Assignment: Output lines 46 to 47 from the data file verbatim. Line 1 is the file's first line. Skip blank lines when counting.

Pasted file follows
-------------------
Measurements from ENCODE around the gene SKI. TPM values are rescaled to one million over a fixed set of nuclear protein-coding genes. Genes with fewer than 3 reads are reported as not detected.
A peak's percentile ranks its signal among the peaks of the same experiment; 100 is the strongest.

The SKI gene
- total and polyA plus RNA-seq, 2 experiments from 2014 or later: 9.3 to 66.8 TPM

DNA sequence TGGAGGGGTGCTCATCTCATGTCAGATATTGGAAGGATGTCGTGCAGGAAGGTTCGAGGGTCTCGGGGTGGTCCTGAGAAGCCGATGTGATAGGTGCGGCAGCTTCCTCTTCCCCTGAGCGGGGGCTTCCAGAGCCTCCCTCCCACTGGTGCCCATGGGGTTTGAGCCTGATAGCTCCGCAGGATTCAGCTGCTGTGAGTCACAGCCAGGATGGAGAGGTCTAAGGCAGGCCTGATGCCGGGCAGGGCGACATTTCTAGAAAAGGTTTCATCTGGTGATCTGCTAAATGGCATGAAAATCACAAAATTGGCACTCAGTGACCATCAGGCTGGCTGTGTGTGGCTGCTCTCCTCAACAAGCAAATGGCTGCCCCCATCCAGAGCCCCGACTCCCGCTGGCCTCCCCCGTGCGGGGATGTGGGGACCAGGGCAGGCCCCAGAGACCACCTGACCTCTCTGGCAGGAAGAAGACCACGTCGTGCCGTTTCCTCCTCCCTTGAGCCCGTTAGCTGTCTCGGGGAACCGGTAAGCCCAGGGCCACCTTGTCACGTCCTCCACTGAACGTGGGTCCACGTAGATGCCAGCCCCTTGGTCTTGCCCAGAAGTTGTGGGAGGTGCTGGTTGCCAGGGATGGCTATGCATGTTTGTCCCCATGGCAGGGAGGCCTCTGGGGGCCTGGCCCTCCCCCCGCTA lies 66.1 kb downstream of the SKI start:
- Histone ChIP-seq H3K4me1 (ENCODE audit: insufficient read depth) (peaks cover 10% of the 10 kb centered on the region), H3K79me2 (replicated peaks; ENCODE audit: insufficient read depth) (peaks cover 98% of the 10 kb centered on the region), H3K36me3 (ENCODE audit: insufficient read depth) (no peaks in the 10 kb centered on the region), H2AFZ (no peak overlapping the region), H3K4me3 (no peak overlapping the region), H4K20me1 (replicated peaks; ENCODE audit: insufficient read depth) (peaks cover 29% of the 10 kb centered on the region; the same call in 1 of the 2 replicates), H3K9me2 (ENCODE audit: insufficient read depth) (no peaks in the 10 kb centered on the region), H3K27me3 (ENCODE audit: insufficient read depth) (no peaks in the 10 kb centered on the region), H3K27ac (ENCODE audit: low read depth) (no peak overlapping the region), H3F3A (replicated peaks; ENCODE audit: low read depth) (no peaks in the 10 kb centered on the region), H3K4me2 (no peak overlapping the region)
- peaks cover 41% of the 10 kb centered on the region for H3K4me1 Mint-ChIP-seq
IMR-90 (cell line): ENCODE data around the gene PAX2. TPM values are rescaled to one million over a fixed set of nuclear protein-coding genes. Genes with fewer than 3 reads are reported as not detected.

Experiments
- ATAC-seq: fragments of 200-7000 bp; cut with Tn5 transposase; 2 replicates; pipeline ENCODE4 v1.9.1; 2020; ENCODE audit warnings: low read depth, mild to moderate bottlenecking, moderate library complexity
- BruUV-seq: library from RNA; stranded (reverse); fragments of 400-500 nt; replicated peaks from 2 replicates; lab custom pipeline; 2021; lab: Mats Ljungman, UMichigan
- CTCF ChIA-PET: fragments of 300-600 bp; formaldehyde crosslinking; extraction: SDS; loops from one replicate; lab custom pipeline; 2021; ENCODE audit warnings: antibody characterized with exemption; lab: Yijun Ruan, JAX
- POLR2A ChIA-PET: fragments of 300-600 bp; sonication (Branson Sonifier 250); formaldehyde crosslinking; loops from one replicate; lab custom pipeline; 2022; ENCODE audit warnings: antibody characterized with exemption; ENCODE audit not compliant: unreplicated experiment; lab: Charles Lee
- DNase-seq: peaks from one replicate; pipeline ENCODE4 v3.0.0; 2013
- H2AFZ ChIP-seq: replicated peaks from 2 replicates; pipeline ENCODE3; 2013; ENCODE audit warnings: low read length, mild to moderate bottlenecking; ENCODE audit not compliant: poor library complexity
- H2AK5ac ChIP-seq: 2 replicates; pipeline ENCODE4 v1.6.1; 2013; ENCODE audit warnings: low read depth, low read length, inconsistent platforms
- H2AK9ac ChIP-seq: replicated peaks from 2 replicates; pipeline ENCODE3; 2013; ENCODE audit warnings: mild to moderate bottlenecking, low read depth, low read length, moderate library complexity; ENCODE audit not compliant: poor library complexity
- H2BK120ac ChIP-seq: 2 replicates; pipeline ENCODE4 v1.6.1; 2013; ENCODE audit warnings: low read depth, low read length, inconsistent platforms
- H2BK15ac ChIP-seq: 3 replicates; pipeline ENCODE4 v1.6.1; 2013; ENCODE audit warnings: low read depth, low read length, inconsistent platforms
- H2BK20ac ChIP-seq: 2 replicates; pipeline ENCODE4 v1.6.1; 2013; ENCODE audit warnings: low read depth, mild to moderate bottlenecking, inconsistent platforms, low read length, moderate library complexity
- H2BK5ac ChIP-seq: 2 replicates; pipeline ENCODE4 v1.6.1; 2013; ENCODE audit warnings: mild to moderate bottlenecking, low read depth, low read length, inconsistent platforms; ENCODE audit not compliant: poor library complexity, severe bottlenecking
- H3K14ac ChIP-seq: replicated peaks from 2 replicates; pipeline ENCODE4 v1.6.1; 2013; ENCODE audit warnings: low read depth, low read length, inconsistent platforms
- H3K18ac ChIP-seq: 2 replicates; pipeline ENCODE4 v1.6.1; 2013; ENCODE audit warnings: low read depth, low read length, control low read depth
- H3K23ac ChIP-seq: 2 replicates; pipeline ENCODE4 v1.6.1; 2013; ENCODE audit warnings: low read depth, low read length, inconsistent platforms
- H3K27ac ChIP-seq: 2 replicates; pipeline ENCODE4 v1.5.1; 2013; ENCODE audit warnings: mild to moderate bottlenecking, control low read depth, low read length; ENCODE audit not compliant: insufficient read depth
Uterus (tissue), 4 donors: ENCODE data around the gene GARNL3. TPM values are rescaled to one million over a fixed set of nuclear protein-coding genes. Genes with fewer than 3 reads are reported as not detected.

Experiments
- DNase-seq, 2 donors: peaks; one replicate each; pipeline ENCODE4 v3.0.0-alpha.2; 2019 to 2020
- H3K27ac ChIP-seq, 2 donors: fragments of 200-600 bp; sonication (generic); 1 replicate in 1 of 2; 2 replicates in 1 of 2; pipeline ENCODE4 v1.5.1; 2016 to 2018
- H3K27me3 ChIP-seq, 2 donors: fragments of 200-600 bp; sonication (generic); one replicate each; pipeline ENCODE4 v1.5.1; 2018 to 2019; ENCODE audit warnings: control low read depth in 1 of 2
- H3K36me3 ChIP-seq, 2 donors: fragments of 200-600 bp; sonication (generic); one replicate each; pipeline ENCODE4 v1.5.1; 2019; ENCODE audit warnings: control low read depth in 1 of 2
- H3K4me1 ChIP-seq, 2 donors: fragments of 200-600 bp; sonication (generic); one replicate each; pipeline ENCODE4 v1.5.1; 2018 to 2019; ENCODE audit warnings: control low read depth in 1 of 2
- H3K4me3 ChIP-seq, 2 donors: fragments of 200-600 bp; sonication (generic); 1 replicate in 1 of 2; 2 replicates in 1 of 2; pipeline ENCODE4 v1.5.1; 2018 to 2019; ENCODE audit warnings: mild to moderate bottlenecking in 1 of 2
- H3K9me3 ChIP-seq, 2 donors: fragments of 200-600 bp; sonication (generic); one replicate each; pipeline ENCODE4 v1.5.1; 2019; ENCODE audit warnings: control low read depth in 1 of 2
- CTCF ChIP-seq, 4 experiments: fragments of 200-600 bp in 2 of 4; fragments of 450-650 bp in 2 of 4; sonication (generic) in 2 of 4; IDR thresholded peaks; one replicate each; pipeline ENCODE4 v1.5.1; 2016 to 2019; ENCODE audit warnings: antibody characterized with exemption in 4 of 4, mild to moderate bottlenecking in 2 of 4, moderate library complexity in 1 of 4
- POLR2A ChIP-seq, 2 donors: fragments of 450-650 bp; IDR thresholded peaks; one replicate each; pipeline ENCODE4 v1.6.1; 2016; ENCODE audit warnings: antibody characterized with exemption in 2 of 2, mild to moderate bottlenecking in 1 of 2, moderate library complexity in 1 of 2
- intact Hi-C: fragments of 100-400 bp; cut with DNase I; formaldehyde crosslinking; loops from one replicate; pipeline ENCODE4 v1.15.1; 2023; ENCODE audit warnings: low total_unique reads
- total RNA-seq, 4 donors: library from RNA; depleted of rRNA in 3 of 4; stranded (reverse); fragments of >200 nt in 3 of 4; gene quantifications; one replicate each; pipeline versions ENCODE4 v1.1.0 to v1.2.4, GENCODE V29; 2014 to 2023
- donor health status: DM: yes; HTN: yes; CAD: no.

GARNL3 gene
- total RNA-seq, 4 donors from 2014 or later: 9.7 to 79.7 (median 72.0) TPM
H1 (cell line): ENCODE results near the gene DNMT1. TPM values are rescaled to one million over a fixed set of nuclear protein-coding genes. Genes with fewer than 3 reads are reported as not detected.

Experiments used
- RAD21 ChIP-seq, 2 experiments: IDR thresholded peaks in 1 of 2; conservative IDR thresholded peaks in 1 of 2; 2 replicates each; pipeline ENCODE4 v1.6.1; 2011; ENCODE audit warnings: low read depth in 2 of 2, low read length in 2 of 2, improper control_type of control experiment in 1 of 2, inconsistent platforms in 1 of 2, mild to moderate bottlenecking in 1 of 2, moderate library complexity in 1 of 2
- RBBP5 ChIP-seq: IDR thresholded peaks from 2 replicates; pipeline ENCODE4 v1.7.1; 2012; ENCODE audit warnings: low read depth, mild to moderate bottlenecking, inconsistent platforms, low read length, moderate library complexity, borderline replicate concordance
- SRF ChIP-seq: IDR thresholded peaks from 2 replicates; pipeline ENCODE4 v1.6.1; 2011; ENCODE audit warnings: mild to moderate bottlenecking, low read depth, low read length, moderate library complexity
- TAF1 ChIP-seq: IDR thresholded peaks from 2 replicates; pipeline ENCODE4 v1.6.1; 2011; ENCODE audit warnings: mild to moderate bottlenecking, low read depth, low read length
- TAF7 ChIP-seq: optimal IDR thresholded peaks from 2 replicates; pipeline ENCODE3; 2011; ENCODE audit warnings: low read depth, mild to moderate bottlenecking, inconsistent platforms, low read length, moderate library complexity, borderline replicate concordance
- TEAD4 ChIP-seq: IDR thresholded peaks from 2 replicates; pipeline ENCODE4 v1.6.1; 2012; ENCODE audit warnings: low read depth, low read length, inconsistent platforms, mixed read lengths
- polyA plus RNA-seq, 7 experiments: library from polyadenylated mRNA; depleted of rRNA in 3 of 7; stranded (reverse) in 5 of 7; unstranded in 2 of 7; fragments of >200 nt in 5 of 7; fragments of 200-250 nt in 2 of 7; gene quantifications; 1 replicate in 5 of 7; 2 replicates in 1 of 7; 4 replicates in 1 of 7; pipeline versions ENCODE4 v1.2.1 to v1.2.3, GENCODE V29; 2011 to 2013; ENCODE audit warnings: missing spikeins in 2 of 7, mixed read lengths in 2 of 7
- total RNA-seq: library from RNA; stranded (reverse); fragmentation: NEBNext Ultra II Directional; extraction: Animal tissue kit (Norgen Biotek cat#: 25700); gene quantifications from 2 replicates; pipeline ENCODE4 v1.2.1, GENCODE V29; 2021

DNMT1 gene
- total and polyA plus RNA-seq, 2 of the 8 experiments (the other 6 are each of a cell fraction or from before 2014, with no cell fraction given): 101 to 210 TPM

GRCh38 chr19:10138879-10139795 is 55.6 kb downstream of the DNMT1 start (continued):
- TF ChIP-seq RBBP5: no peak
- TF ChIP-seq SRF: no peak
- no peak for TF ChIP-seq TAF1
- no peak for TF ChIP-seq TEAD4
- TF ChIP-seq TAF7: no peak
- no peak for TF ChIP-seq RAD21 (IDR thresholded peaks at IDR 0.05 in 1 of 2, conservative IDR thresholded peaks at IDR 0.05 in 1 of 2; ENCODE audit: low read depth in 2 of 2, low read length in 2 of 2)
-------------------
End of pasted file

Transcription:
- SRF ChIP-seq: IDR thresholded peaks from 2 replicates; pipeline ENCODE4 v1.6.1; 2011; ENCODE audit warnings: mild to moderate bottlenecking, low read depth, low read length, moderate library complexity
- TAF1 ChIP-seq: IDR thresholded peaks from 2 replicates; pipeline ENCODE4 v1.6.1; 2011; ENCODE audit warnings: mild to moderate bottlenecking, low read depth, low read length